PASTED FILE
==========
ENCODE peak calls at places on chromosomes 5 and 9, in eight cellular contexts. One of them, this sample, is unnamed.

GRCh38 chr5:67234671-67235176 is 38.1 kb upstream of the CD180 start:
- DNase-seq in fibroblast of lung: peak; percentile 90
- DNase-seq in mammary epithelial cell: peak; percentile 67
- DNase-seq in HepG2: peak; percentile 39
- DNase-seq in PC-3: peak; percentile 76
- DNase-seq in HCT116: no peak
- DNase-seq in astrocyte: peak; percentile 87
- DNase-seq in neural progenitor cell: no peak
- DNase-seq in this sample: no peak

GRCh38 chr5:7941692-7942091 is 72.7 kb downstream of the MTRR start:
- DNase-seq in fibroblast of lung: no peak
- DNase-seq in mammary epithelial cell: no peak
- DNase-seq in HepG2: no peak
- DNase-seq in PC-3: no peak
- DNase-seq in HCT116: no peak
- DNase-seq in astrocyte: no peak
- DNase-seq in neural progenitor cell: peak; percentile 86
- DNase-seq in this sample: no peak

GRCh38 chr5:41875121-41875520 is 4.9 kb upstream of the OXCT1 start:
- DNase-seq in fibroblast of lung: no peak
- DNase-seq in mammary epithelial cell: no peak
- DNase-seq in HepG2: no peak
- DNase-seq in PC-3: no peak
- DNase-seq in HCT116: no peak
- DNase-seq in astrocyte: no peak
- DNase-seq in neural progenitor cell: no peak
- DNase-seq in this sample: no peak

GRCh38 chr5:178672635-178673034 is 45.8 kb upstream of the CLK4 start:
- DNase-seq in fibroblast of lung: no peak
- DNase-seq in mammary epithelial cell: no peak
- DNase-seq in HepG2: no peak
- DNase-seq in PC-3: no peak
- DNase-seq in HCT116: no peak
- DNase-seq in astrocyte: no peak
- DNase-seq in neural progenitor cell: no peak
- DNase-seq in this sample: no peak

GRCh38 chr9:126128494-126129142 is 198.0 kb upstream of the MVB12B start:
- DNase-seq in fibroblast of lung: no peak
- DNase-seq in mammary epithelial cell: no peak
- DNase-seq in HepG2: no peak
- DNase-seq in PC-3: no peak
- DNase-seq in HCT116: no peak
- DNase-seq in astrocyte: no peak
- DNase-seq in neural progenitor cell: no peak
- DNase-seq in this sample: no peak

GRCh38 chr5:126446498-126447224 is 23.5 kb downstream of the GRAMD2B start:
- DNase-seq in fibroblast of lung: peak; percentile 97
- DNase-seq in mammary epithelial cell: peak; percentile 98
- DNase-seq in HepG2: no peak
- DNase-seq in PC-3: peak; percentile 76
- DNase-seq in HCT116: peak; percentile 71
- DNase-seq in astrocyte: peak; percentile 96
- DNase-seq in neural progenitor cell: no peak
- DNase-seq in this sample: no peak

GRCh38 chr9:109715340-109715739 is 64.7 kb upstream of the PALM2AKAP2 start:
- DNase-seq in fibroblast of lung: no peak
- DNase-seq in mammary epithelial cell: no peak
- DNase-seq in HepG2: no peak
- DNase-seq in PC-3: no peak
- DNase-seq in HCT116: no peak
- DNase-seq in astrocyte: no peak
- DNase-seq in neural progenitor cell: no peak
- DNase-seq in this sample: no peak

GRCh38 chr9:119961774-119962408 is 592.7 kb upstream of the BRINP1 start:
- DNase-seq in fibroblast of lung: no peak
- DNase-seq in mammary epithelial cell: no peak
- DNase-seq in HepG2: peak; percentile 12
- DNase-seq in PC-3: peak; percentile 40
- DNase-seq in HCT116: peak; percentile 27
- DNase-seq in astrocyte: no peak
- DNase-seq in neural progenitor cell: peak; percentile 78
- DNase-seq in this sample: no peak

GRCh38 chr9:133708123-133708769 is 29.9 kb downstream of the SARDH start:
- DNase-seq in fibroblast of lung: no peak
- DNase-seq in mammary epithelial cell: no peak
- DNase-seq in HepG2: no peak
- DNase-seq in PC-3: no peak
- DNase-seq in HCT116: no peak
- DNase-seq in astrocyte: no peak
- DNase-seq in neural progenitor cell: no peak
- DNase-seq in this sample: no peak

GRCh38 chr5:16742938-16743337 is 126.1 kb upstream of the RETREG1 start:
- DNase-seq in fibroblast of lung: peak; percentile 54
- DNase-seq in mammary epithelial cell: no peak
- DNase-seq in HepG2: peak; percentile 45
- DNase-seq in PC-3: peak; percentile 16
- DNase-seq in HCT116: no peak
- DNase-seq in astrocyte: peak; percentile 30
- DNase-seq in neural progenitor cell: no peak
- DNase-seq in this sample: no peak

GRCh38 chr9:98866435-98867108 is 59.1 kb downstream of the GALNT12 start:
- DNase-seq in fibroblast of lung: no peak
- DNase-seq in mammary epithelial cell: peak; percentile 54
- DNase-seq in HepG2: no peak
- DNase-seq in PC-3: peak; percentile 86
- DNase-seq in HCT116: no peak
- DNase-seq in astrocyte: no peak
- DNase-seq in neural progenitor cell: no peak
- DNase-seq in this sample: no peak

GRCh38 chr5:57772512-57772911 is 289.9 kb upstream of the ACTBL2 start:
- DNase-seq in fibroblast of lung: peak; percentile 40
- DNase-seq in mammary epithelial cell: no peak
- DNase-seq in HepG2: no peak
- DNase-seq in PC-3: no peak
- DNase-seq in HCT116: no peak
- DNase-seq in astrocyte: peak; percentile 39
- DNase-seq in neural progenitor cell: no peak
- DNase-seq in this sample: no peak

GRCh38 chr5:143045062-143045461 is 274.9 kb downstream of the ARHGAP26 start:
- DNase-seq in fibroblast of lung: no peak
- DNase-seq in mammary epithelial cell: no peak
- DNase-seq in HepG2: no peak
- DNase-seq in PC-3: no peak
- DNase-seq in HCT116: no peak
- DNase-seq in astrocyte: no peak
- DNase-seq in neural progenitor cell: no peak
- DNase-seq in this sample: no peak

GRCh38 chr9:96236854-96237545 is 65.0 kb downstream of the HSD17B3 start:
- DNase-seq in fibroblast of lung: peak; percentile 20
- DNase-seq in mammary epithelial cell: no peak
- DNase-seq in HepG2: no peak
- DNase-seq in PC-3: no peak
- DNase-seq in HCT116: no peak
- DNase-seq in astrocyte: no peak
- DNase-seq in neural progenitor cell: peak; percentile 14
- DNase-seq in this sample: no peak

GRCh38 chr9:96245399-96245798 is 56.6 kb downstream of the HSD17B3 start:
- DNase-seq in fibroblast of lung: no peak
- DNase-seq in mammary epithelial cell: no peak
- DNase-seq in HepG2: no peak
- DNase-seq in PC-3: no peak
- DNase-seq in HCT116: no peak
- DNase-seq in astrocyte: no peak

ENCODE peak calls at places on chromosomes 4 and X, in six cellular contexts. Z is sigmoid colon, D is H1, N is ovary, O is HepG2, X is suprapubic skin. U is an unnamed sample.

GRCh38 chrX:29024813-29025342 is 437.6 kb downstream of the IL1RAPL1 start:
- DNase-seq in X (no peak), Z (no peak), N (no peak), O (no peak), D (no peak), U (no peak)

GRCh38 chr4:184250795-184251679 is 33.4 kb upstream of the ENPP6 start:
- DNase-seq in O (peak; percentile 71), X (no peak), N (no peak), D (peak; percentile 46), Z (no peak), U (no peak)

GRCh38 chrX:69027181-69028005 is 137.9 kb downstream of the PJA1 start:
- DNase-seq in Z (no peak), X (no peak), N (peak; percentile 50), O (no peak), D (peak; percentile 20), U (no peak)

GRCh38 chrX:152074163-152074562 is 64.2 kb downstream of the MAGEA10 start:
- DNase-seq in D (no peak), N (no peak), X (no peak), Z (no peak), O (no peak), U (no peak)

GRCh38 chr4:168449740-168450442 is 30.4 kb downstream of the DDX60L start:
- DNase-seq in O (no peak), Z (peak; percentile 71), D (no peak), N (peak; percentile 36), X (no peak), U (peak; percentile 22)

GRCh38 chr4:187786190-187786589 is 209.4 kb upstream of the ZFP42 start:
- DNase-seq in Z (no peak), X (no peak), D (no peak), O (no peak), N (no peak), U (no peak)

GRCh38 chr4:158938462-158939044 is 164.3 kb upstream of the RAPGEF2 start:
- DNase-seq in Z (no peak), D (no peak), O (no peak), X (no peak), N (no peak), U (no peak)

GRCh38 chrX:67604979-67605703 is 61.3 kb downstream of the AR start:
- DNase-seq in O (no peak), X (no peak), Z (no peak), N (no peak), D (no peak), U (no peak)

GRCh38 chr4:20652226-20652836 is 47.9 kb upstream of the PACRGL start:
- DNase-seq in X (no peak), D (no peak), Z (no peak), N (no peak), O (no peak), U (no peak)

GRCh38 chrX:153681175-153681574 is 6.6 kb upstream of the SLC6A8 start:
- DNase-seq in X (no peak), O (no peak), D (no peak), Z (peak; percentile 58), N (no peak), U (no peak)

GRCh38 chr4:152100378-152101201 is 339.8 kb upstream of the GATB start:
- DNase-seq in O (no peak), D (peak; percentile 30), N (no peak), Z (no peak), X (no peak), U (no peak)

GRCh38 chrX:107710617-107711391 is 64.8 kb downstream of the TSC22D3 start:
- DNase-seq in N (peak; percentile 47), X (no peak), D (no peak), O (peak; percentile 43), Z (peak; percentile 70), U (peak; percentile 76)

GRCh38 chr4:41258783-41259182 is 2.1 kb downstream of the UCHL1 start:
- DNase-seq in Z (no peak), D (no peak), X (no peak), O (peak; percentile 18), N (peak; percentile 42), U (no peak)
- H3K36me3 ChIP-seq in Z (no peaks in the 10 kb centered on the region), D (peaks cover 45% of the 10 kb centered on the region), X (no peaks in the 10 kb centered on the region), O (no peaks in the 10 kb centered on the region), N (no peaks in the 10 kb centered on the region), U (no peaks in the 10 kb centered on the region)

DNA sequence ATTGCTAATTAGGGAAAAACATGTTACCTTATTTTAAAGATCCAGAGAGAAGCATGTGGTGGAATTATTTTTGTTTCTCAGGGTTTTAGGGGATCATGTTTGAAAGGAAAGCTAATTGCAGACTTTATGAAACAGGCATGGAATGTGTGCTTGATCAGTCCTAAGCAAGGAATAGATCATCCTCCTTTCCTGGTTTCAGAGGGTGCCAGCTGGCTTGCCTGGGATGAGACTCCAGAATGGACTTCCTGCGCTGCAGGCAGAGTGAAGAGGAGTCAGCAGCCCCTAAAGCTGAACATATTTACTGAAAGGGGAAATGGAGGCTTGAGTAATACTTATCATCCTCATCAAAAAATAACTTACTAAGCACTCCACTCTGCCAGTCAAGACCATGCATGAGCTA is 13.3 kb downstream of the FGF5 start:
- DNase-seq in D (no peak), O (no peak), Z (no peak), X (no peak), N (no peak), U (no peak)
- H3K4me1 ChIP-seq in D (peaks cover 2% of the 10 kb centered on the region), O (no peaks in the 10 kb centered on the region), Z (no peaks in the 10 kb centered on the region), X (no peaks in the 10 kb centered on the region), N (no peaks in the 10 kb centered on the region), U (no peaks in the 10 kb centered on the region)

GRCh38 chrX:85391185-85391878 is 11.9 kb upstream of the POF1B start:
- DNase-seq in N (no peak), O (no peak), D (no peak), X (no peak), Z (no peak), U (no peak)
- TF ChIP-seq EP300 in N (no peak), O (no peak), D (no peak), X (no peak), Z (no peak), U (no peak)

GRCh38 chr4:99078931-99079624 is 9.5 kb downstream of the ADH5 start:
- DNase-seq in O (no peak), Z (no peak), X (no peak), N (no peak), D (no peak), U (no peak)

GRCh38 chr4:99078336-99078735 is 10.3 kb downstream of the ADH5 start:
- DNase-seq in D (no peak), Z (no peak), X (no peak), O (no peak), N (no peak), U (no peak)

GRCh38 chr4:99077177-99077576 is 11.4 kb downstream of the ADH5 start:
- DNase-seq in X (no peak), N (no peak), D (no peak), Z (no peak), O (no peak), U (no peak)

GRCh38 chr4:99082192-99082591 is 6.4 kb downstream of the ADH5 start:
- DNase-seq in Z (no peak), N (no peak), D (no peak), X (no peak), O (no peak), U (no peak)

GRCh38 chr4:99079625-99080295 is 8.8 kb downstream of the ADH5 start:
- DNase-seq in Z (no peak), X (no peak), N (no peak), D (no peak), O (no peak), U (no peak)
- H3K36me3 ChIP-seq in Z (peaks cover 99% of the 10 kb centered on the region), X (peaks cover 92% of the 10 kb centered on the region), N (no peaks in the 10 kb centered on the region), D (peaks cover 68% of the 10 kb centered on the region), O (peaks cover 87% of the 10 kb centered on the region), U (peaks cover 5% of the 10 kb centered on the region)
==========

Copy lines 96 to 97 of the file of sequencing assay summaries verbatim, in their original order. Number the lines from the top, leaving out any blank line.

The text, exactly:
- DNase-seq in PC-3: peak; percentile 86
- DNase-seq in HCT116: no peak